If folk music remains the musical voice of conscience, then in terms of his perseverance in the field alone, Forest Sun must be considered one of its major proponents.  Yet, this fourteenth(!) album title aside, the upper New York State native doesn't trade in homilies. Instead he accentuates the point(s) of such originals as "This Little Light of Mine" and "Embers" by juxtaposing them with covers including the late Tom Petty's "Wildflowers" and the latter-day Creedence Clearwater Revival song of John Fogerty's "Have You Ever Seen The Rain?" In fact, the former reaffirms the dual themes of devotion and adoration in the title song, while the latter suggests insularity in and of itself is not a reasonable means of existence in 2022. For all the quiet intimacy that pervades this album, the gentle but sure high-step in "That Other Shore" offers contrast in texture and mood via Adam Theis' jaunty horns (ever-so-reminiscent of the late Allen Toussaint's arrangements for The Band). Perhaps not surprisingly given its authorship, this rendition of Donovan Leitch's "Colours" sounds a bit precious for its own good despite Sun's stentorian voice, but it's otherwise another instance of the sterling musicianship here: co-producer Gawain Matthews' mandolin ultimately rescues the cut in combination with similarly playful dobro of Mike Witcher. Fortunately, the very next track is not John Denver's "Country Roads;" its refrain notwithstanding, "Take Me Home," is instead perky roots-oriented rock and roll with accents of blues and New Orleans jazz. As such, it is perfectly indicative of the authentically eclectic style Forest Sun and company proffer with such understatement and good humor on these fifteen tracks.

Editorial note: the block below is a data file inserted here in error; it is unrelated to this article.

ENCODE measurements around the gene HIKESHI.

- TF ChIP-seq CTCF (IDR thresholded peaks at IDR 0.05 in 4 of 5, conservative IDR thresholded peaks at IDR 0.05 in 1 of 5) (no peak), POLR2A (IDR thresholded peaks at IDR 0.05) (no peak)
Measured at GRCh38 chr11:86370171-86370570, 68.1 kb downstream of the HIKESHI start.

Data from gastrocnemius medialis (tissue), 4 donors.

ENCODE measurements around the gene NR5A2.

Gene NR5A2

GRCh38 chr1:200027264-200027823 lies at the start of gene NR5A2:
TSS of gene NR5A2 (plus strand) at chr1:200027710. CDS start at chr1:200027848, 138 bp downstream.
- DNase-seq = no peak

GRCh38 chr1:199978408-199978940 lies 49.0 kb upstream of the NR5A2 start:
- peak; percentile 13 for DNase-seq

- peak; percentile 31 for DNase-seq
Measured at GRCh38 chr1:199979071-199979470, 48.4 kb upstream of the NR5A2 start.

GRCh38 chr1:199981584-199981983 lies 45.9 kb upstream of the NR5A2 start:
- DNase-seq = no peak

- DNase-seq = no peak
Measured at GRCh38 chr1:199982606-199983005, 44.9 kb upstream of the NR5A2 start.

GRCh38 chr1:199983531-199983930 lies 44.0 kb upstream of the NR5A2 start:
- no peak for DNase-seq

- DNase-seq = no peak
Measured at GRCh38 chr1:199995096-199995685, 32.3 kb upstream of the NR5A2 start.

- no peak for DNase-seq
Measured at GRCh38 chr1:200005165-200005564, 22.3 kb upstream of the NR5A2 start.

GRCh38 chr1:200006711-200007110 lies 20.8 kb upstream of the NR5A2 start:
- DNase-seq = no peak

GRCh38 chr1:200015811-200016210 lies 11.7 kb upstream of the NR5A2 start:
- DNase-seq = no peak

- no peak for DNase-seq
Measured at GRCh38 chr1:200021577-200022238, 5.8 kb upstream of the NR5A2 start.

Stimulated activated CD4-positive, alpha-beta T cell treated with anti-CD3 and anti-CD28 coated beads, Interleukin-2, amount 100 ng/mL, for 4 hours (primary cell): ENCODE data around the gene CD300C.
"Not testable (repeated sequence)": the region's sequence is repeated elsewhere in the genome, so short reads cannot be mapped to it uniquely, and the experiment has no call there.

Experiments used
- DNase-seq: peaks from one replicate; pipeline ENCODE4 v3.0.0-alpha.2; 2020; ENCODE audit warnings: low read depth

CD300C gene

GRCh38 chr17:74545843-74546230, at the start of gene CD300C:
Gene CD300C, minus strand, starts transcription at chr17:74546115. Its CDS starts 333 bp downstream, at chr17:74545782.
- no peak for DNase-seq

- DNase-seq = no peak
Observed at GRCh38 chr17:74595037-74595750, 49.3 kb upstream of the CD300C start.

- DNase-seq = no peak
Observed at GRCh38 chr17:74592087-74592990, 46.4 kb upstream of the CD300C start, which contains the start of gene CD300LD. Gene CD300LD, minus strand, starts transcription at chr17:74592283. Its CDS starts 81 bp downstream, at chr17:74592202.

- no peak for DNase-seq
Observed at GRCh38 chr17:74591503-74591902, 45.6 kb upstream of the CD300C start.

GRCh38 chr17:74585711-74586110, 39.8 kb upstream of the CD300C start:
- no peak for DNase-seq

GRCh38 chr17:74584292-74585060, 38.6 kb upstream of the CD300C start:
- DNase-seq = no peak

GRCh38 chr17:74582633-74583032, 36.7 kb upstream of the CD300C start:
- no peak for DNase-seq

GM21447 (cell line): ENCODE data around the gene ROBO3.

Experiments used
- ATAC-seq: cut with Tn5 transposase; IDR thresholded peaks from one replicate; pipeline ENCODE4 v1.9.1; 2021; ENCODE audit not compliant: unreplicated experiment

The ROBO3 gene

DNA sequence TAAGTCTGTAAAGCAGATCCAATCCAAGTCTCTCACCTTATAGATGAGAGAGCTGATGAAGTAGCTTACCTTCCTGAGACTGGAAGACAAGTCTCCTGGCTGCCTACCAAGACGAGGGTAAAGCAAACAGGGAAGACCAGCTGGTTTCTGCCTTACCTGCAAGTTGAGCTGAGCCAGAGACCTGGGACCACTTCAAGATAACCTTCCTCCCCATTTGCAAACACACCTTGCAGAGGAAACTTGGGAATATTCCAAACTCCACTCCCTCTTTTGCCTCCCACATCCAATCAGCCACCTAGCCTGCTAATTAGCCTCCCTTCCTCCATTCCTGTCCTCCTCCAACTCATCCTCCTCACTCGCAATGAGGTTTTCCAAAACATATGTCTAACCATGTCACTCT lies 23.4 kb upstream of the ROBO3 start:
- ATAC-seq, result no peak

Tracks and Personnel

Kenny Roby Tracks: New Day; Only Once; Leave It Behind; I Call Everybody buddy; Married to a Train; Sailor's Request; I Don't Believe It's Magic; What's Happenin' Here; God Sized Hole; Ain't Your Baby No More; Suzanne; Working on a New House.

Personnel: Kenny Roby: vocals, acoustic guitars, Mellotron, chitarra battente; Daniel Littleton: acoustic guitars, electric guitars, 12-string guitar electric piano, piano, Mellotron, shruti box; John Sebastian: harmonica; Brian Mitchell: accordion; Amy Laber: autoharp; Any Helm: vocals; Dori Freeman: vocals; Jeff Hill: bass guitar, bowed bass, cello; Tony Leone: drums, percussion.

Follow The Love

Tracks: Follow The Love; Wildflowers; That Other Shore; Colours; Take Me Home; Have You Ever Seen The Rain?; Katie Lee; I'm Proud Of You (For Loving Me); Will You Come With Me Where I Go?; This Little Light Of Mine; Embers; Magpie; Lose Your Mind Rag; A Million; Sleepyhead.

Personnel: Forest Sun: vocals, acoustic guitar, drums, whistle, percussion; Gawain Mathews: harmony vocals, Hammond organ, upright bass, electric bass, mandolin, electric guitar, baritone electric guitar,  slide guitar, resonator guitar, pedal steel, acoustic guitar piano, percussion; Mike Witcher: dobro; Gabe Witcher: violin; Andy Lentz: violin; Adam Theis: horns; Steve Adams: upright bass; Michael Messer: drums; Rob Hooper: drums; Heather Masse: harmony vocals; Lara Louise: harmony vocals; Lia Rose: harmony vocals; Kelly McFarling: harmony vocals; Ingrid Serban: harmony vocals.